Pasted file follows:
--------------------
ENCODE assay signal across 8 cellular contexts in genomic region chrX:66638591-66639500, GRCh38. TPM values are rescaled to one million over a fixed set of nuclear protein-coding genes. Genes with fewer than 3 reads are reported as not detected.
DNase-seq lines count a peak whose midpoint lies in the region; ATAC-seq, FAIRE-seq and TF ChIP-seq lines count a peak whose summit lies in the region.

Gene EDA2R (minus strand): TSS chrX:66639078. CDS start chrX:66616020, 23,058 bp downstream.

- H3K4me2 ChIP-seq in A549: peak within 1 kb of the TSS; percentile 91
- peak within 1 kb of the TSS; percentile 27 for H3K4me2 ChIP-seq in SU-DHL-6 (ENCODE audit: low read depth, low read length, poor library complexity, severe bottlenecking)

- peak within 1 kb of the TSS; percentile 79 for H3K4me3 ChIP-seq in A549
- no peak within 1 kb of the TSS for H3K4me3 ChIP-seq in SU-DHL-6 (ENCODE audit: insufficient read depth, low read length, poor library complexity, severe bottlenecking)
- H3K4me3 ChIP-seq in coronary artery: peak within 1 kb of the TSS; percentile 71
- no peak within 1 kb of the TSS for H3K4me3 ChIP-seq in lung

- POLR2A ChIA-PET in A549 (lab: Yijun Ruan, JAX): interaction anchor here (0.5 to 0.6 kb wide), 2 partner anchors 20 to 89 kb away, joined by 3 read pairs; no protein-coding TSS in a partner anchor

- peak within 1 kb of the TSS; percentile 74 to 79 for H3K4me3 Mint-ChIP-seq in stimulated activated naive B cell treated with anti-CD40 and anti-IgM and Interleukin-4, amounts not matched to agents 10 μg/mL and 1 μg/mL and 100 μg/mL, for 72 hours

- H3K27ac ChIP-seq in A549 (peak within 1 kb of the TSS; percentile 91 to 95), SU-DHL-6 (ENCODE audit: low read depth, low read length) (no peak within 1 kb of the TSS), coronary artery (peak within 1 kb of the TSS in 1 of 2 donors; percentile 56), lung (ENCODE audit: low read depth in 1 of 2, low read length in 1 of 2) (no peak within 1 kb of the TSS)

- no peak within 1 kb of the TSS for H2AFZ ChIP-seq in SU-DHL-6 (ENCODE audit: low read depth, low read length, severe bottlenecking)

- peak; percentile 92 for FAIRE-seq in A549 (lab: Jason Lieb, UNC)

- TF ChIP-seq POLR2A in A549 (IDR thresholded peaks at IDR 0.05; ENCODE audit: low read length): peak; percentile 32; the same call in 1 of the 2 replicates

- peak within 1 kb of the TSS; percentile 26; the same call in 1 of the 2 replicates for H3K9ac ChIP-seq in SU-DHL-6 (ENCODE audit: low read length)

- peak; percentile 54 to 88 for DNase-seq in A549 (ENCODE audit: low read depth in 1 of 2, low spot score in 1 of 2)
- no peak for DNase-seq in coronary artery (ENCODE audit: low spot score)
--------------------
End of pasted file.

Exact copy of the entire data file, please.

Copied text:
ENCODE assay signal across 8 cellular contexts in genomic region chrX:66638591-66639500, GRCh38. TPM values are rescaled to one million over a fixed set of nuclear protein-coding genes. Genes with fewer than 3 reads are reported as not detected.
DNase-seq lines count a peak whose midpoint lies in the region; ATAC-seq, FAIRE-seq and TF ChIP-seq lines count a peak whose summit lies in the region.

Gene EDA2R (minus strand): TSS chrX:66639078. CDS start chrX:66616020, 23,058 bp downstream.

- H3K4me2 ChIP-seq in A549: peak within 1 kb of the TSS; percentile 91
- peak within 1 kb of the TSS; percentile 27 for H3K4me2 ChIP-seq in SU-DHL-6 (ENCODE audit: low read depth, low read length, poor library complexity, severe bottlenecking)

- peak within 1 kb of the TSS; percentile 79 for H3K4me3 ChIP-seq in A549
- no peak within 1 kb of the TSS for H3K4me3 ChIP-seq in SU-DHL-6 (ENCODE audit: insufficient read depth, low read length, poor library complexity, severe bottlenecking)
- H3K4me3 ChIP-seq in coronary artery: peak within 1 kb of the TSS; percentile 71
- no peak within 1 kb of the TSS for H3K4me3 ChIP-seq in lung

- POLR2A ChIA-PET in A549 (lab: Yijun Ruan, JAX): interaction anchor here (0.5 to 0.6 kb wide), 2 partner anchors 20 to 89 kb away, joined by 3 read pairs; no protein-coding TSS in a partner anchor

- peak within 1 kb of the TSS; percentile 74 to 79 for H3K4me3 Mint-ChIP-seq in stimulated activated naive B cell treated with anti-CD40 and anti-IgM and Interleukin-4, amounts not matched to agents 10 μg/mL and 1 μg/mL and 100 μg/mL, for 72 hours

- H3K27ac ChIP-seq in A549 (peak within 1 kb of the TSS; percentile 91 to 95), SU-DHL-6 (ENCODE audit: low read depth, low read length) (no peak within 1 kb of the TSS), coronary artery (peak within 1 kb of the TSS in 1 of 2 donors; percentile 56), lung (ENCODE audit: low read depth in 1 of 2, low read length in 1 of 2) (no peak within 1 kb of the TSS)

- no peak within 1 kb of the TSS for H2AFZ ChIP-seq in SU-DHL-6 (ENCODE audit: low read depth, low read length, severe bottlenecking)

- peak; percentile 92 for FAIRE-seq in A549 (lab: Jason Lieb, UNC)

- TF ChIP-seq POLR2A in A549 (IDR thresholded peaks at IDR 0.05; ENCODE audit: low read length): peak; percentile 32; the same call in 1 of the 2 replicates

- peak within 1 kb of the TSS; percentile 26; the same call in 1 of the 2 replicates for H3K9ac ChIP-seq in SU-DHL-6 (ENCODE audit: low read length)

- peak; percentile 54 to 88 for DNase-seq in A549 (ENCODE audit: low read depth in 1 of 2, low spot score in 1 of 2)
- no peak for DNase-seq in coronary artery (ENCODE audit: low spot score)